Rushall, B. S. (1988). Covert modeling as a procedure for altering an elite athlete's psychological state. The Sport Psychologist, 2, 131-140.

Covert modeling was employed in an attempt to alter a problematic loss of confidence in an elite wrestler. Traditional steps of the procedure were modified to accommodate S and the situation. The then world-champion was determined to be the phobic stimulus. The subject could not imagine himself performing successfully against the champion.

The covert model at first incorporated the champion and a fictional model. After the determination of detailed appropriate behaviors for a high level wrestling performance, S modeled the occurrence. After familiarity with the procedure had been established, S was gradually substituted for the fictional character. S reported practicing modeling outside of consultation sessions and claimed successful imagery after he had substituted himself in the imagined situations.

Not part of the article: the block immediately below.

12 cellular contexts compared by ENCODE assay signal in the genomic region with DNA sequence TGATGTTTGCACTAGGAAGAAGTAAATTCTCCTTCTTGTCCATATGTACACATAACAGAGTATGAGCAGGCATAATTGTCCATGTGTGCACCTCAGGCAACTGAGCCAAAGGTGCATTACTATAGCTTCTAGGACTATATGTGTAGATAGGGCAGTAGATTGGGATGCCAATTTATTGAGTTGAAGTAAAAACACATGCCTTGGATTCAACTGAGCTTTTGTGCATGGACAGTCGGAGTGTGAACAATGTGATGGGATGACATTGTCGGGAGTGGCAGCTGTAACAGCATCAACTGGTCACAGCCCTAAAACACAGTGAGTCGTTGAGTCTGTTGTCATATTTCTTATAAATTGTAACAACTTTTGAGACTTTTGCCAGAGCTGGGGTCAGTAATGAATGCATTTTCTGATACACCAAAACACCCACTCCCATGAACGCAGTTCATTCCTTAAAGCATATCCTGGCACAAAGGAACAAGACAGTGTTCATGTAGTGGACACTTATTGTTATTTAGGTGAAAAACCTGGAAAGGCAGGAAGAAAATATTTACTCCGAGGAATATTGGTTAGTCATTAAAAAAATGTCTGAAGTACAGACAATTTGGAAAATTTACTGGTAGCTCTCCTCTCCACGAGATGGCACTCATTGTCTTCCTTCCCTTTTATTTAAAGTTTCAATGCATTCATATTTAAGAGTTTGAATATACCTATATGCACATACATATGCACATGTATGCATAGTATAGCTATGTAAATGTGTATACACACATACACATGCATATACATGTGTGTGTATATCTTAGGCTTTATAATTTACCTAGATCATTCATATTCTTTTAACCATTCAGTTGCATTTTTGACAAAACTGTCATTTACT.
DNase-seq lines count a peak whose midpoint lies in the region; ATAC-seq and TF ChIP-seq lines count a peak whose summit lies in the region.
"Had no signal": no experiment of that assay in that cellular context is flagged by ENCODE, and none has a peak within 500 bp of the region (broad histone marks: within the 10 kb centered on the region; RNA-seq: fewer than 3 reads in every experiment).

The procedure was considered to be successful by S and his coach. Performances were markedly improved after the intervention. Covert modeling was proposed as being a viable method for eliminating fear, a loss of confidence, and negative self-appraisals in athletes.

Implication. Covert modeling can be used to alter confidence levels.

Return to Table of Contents for this issue.